The words, “many sons,” shows the breadth and width of His work. It is considerable. The idea of “sons” is just as astonishing. We are not slaves, forced to labor in the quarries or mines. We are sons and daughters, His own children. Eternity is too short of time, I suppose, for us to hold and occupy this kind of glory.

“They strengthened the believers. They encouraged them to continue in the faith, reminding them that we must suffer many hardships to enter the Kingdom of God.”

Acts 14:22, NLT

Be Ye Glad!

“But rejoice, inasmuch as ye are partakers of Christ’s sufferings; that, when his glory shall be revealed, ye may be glad also with exceeding joy.”

1 Peter 4:13, KJV

BE YE GLAD Lyrics

In these days of confused situations.
In these nights of a restless remorse,
When the heart and the soul of the nation,
lay wounded and cold as a corpse.
From the grave of the innocent Adam,
comes a song bringing joy to the sad.
Oh your cry has been heard and the ransom,
has been paid up in full, Be Ye Glad.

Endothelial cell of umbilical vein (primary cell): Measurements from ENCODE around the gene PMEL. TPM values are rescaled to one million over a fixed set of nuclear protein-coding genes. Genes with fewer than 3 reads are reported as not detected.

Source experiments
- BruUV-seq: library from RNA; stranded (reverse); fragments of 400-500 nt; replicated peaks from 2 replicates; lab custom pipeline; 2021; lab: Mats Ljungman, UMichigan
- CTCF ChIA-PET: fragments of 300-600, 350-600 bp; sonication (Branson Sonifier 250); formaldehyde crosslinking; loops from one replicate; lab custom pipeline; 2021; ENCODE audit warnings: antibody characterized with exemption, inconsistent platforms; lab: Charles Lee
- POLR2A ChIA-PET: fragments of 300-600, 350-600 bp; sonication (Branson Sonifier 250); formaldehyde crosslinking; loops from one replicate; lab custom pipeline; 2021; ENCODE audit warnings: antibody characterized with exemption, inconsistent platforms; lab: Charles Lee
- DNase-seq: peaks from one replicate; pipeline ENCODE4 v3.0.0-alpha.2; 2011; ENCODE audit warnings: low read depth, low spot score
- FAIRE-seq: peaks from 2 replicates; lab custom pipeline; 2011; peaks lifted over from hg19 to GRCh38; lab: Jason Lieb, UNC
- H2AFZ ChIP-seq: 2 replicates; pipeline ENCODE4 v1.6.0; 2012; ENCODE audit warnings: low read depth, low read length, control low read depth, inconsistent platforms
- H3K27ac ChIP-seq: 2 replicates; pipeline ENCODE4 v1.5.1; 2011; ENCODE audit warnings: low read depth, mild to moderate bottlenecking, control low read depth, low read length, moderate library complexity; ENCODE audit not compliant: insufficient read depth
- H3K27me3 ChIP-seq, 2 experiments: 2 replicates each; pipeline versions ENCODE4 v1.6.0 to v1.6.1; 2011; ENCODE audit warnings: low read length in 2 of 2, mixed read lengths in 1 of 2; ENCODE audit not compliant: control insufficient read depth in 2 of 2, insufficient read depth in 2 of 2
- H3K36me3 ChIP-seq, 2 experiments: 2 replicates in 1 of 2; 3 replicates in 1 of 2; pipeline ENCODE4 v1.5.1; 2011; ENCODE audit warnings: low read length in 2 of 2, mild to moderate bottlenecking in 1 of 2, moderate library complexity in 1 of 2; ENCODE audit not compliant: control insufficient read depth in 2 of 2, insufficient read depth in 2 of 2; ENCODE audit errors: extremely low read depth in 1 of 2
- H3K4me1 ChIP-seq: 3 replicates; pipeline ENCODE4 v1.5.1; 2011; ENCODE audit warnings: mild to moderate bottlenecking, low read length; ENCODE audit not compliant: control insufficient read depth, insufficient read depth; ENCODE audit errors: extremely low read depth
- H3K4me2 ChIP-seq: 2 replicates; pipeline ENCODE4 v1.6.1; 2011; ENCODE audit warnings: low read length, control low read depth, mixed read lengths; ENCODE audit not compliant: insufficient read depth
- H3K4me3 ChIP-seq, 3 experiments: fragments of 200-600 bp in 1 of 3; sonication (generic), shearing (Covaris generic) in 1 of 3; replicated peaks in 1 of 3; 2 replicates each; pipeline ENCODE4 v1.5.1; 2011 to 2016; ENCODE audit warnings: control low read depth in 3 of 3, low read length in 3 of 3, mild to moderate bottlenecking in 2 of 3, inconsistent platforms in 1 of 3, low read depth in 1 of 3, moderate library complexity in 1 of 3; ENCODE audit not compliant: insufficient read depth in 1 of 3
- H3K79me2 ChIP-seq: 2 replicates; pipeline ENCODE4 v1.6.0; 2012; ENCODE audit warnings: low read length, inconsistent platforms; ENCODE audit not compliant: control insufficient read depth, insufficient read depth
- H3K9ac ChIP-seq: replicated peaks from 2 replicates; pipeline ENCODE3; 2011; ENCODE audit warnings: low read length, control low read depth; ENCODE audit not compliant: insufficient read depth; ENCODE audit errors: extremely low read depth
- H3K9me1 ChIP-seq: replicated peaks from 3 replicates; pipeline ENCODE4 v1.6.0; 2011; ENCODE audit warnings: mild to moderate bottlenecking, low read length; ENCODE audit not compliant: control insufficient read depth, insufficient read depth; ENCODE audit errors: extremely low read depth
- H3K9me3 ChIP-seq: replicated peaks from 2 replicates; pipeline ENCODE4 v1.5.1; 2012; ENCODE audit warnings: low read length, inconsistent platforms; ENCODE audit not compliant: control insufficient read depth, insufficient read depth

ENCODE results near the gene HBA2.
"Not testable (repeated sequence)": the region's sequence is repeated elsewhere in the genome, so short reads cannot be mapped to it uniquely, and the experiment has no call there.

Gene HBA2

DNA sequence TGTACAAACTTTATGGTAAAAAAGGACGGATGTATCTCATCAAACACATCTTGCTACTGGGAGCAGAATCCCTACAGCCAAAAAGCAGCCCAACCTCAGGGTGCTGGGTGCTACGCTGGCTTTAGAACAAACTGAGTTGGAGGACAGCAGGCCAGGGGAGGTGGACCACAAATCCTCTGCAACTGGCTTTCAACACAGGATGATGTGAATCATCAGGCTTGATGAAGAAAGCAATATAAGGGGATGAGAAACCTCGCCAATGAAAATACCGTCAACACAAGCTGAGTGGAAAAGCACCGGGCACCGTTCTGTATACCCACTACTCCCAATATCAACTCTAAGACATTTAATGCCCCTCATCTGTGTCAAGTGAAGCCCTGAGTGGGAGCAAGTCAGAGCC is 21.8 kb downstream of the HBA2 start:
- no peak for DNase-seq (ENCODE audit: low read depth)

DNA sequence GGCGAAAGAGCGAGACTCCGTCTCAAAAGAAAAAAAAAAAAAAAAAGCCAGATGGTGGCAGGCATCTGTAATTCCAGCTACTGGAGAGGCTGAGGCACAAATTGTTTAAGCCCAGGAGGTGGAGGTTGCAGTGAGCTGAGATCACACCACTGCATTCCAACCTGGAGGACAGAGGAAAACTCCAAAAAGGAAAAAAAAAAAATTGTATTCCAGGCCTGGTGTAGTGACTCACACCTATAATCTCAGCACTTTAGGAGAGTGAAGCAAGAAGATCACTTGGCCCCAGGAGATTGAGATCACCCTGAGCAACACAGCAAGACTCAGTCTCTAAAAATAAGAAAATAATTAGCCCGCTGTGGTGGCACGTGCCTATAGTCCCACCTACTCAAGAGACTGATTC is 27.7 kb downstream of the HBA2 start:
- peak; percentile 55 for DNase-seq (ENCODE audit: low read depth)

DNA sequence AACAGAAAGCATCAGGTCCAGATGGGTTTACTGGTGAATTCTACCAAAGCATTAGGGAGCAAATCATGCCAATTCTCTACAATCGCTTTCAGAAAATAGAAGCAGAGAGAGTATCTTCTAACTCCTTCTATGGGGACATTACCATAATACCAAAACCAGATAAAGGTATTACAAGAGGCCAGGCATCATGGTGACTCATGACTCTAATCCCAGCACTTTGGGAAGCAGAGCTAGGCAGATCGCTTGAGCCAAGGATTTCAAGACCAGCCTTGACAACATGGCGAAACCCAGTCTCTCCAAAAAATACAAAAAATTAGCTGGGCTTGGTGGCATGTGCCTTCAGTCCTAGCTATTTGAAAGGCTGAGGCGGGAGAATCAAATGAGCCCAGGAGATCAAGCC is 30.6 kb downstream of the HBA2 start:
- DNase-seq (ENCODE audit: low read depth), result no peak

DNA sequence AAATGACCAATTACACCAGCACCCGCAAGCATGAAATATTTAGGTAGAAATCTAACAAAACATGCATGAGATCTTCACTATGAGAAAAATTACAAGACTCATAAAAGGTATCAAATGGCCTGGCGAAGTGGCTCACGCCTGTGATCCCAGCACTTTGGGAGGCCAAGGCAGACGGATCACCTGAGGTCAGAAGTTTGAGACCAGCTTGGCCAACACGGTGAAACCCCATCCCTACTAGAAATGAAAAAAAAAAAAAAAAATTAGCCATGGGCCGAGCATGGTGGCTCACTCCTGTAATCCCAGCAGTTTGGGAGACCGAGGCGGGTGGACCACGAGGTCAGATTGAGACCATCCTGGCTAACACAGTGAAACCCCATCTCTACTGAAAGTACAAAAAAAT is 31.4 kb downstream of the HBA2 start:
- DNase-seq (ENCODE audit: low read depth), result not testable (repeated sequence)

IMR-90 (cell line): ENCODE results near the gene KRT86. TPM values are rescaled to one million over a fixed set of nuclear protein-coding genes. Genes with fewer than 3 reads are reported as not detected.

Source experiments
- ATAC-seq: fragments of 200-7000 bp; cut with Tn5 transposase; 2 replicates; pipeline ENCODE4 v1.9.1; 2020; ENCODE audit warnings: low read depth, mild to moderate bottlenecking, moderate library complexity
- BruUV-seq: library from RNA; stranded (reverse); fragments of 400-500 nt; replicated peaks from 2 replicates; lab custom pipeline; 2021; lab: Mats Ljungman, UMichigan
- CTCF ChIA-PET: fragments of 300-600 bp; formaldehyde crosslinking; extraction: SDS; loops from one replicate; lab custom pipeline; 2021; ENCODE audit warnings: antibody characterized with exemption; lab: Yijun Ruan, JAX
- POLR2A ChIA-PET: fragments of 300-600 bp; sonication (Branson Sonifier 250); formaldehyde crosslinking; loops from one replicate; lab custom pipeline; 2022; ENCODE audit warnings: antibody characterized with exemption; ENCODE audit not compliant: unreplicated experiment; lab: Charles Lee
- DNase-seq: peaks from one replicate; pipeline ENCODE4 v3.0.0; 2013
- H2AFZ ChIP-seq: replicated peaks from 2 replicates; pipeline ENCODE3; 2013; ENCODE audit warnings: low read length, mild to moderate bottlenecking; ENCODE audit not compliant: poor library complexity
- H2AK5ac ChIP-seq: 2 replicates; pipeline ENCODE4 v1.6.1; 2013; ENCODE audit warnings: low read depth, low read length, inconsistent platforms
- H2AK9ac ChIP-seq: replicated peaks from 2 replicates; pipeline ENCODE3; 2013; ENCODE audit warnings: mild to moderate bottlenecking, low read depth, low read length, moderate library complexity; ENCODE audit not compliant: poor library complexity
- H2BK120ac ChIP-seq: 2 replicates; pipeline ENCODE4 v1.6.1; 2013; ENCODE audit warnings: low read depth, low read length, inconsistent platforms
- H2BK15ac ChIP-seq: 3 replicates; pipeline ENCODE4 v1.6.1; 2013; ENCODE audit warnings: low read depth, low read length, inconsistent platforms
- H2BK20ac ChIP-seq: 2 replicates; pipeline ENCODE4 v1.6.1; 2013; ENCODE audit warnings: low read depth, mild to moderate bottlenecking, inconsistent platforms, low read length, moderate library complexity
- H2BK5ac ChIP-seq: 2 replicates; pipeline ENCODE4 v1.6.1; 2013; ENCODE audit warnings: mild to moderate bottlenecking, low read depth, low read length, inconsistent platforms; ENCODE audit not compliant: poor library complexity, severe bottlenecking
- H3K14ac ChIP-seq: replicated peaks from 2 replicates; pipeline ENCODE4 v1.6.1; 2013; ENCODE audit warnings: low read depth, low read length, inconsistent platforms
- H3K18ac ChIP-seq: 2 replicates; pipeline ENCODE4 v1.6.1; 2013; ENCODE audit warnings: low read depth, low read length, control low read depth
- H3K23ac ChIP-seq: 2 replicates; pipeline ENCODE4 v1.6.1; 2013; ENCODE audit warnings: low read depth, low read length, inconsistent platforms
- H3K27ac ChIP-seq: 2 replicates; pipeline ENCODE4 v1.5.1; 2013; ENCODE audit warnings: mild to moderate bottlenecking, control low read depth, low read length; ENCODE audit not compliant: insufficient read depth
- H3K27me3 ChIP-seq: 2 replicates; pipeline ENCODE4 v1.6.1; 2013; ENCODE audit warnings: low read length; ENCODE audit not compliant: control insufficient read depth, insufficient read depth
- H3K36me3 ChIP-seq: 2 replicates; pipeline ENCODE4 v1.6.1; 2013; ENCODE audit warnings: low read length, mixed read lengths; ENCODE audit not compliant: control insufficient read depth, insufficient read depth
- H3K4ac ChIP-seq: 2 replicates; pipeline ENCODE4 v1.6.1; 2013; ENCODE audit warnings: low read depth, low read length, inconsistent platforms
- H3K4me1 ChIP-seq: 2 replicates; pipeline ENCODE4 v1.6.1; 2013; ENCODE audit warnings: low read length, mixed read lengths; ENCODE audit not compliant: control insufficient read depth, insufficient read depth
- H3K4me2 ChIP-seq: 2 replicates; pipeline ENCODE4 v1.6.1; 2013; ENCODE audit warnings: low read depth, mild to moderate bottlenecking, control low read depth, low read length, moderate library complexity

(Chorus)

Oh, Be Ye Glad, Be Ye Glad,
Every debt that you ever had
Has been paid up in full by the grace of the Lord,
Be Ye Glad, Be Ye Glad, Be Ye Glad.

From the dungeon a rumor is stirring.
You have heard it again and again.
But this time the cell keys are turning,
and outside there are faces of friends.
And though your body lay weary from wasting,
and your eyes show the sorrow they’ve had.
Oh the love that your heart is now tasting
has opened the gate, Be Ye Glad.

(Chorus)

So be like lights on the rim of the water,
giving hope in a storm sea of night.
Be a refuge amidst the slaughter,
for these fugitives in their flight.
For you are timeless and part of a puzzle.
You are winsome and young as a lad.
And there is no disease or no struggle,
that can pull you from God, Be Ye Glad.

Words and Music by M.K.Blanchard 
© Gotz Music/Benson 
(860) 673-5100